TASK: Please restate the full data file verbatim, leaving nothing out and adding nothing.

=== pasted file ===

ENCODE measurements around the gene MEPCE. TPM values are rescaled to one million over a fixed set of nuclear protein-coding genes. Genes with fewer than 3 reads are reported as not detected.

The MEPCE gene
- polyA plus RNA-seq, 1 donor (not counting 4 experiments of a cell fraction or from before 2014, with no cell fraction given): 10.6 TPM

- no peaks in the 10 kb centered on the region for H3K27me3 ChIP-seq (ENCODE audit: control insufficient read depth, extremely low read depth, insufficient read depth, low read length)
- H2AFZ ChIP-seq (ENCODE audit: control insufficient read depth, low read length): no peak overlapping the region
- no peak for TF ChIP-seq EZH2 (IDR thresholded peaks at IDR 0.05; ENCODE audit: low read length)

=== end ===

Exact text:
ENCODE measurements around the gene MEPCE. TPM values are rescaled to one million over a fixed set of nuclear protein-coding genes. Genes with fewer than 3 reads are reported as not detected.

The MEPCE gene
- polyA plus RNA-seq, 1 donor (not counting 4 experiments of a cell fraction or from before 2014, with no cell fraction given): 10.6 TPM

- no peaks in the 10 kb centered on the region for H3K27me3 ChIP-seq (ENCODE audit: control insufficient read depth, extremely low read depth, insufficient read depth, low read length)
- H2AFZ ChIP-seq (ENCODE audit: control insufficient read depth, low read length): no peak overlapping the region
- no peak for TF ChIP-seq EZH2 (IDR thresholded peaks at IDR 0.05; ENCODE audit: low read length)